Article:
Braveheart who lost her leg after being thrown off train set to climb Mt Everest

Arunima Sinha lost her one leg after she was thrown out of a moving train. Nearly two years after the tragedy struck, she is preparing to conquer Mount Everest - the world’s highest peak at 8,848 metres above sea level.

“When I was undergoing treatment at AIIMS (All India Institute of Medical Sciences) for four months, I could not do anything on my own. But then one day I decided to climb the Everest,” Sinha said.

If successful, Sinha would become the first differently-abled Indian woman to achieve the feat, which she plans to attempt with an artificial limb.

A 61-year-old American woman Rhonda Graham, a left-leg amputee, climbed Mount Everest in October 2011.

Sinha, 26, starts her expedition on April 1 with Susen Mahto, a mountaineer from Jharkhand, with whom she successfully scaled the 6,622-metre Mount Chhamser Kangri in Ladakh in 2012.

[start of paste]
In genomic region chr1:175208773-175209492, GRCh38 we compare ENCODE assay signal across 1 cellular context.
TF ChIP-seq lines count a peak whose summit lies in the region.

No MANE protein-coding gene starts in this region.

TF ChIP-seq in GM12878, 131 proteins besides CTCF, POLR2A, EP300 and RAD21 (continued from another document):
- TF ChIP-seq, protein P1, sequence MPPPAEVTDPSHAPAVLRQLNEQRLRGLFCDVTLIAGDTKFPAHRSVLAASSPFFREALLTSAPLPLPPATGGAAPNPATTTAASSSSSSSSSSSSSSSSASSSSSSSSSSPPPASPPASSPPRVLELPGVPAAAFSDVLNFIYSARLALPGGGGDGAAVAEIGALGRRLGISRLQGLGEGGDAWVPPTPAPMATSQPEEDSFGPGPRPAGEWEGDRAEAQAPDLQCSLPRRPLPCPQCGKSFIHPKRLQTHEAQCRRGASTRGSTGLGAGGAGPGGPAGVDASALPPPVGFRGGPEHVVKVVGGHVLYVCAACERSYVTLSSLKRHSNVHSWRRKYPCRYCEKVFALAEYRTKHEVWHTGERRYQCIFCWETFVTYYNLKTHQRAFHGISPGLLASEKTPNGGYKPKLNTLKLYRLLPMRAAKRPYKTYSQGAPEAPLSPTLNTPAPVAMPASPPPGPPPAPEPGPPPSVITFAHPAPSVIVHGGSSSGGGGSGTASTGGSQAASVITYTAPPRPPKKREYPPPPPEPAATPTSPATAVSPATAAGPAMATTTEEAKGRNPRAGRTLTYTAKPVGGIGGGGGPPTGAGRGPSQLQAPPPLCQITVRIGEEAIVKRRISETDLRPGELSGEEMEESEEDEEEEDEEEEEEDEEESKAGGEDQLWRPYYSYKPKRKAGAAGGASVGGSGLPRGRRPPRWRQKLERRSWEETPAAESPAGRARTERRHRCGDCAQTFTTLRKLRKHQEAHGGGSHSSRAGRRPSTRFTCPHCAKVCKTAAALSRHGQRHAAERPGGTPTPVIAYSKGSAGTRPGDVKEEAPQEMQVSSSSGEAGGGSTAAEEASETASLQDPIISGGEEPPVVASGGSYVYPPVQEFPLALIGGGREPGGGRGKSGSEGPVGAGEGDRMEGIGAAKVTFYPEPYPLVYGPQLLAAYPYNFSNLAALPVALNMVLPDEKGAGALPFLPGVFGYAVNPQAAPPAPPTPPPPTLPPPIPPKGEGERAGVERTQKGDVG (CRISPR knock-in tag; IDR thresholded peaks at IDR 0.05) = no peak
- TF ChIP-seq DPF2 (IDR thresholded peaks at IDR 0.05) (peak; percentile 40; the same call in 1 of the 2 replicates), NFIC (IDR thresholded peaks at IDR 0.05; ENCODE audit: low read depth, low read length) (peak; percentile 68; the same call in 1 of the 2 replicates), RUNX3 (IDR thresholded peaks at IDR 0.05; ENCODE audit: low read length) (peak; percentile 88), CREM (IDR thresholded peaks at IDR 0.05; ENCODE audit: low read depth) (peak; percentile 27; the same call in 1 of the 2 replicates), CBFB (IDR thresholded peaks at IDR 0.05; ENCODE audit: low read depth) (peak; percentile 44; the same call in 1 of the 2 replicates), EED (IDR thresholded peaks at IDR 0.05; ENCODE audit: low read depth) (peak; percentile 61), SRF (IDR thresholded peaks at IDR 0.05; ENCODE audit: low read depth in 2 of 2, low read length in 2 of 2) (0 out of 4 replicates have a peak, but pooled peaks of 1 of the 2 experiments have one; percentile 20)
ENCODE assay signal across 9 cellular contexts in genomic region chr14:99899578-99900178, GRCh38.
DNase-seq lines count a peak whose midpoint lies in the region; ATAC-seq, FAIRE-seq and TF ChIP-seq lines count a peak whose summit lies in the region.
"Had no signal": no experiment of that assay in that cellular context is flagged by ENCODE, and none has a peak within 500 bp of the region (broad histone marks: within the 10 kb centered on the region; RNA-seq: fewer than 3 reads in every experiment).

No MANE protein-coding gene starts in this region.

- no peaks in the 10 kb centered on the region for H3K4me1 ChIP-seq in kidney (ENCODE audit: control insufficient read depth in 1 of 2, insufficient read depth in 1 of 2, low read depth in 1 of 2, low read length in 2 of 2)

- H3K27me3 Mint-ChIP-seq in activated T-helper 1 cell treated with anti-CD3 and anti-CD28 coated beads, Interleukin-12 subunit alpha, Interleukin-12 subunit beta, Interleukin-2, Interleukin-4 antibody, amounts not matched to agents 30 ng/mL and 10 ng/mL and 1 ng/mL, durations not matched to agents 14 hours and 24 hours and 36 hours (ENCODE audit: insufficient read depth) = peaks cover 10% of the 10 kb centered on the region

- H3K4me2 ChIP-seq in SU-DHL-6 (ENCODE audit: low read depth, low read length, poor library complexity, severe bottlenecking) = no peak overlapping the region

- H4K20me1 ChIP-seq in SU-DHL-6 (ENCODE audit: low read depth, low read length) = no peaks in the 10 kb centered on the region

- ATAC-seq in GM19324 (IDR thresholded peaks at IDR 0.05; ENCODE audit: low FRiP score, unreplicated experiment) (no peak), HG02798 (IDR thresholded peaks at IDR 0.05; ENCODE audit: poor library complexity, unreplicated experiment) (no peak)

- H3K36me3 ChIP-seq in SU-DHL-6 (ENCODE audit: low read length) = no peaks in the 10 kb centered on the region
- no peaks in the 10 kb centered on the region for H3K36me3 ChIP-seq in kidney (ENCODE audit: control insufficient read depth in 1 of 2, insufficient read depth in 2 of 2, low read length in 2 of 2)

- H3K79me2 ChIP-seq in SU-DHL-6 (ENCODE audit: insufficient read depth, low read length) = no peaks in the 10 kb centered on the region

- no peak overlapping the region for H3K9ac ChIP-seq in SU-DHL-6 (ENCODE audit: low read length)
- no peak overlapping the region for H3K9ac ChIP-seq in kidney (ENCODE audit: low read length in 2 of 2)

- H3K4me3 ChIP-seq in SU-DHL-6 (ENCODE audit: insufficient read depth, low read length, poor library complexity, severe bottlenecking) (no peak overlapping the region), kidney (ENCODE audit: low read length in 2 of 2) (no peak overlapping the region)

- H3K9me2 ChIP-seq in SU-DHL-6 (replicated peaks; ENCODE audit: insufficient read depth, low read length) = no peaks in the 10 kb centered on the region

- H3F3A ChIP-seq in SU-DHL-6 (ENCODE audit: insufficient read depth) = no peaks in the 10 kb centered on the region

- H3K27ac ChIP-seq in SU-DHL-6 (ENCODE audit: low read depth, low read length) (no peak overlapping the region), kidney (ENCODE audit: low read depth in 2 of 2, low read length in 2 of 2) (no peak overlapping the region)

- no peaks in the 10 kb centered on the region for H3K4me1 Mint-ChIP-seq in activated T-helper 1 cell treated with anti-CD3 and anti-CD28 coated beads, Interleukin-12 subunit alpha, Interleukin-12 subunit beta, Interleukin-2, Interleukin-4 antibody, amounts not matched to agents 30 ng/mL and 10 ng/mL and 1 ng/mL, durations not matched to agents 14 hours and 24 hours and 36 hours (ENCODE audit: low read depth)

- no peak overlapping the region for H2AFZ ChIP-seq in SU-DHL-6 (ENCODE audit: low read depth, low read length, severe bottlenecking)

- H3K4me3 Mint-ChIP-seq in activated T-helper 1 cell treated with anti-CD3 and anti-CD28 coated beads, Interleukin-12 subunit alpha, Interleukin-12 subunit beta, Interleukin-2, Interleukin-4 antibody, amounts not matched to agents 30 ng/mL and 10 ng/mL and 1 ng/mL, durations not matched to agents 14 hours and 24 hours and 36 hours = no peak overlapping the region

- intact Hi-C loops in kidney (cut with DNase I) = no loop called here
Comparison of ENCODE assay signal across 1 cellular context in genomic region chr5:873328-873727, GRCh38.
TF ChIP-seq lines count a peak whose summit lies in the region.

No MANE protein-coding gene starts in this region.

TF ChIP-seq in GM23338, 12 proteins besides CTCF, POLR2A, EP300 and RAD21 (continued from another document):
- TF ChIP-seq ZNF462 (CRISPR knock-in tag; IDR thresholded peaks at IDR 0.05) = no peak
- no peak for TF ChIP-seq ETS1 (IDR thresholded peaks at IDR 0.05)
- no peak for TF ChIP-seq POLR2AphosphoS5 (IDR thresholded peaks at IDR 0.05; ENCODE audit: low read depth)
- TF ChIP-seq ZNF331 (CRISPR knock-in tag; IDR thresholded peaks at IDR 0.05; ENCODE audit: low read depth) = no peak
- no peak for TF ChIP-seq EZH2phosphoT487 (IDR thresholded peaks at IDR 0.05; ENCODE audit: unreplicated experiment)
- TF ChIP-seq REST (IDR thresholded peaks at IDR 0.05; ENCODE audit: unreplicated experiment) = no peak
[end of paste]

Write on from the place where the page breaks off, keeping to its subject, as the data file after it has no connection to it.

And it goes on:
Both have been trained by Bachendri Pal, the first Indian woman to climb Mount Everest. Pal, who is also the chief of Tata Steel Adventure Foundation, said: “A year and a half ago, Arunima called me and expressed her desire to climb Everest. I could not believe that she wanted to do it without one leg”.

Sinha lost her leg in 2011 after she was thrown out of a moving train for resisting a robbery attempt.

 The fateful train journey ruined the career of a budding volleyball player who wanted to represent India. But, the steely resolve of the 26-year-old girl from Uttar Pradesh could not diminish her interest in sport. This time, though, its mountaineering.

Though being an amputee, Arunima recognises the hardships that await her during the expedition and has been briefed by Mark Inglis, who is the only double amputee in the world to have climbed Mount Everest. “I asked him about the problems I could face in the scaling of the peak. He was very kind in advising me and boosting my confidence,” she said.

Arunima has undergone arduous training for over a year under the guidance of Bachendri Pal, who is the first Indian woman to have conquered the Everest.

“I have never seen a girl with so much determination. She is very focused towards her target and her mental strength is exemplary. I think she has all the qualities of being a successful mountaineer,” Bachendri, who heads the Tata Steel Adventure Foundation, said.

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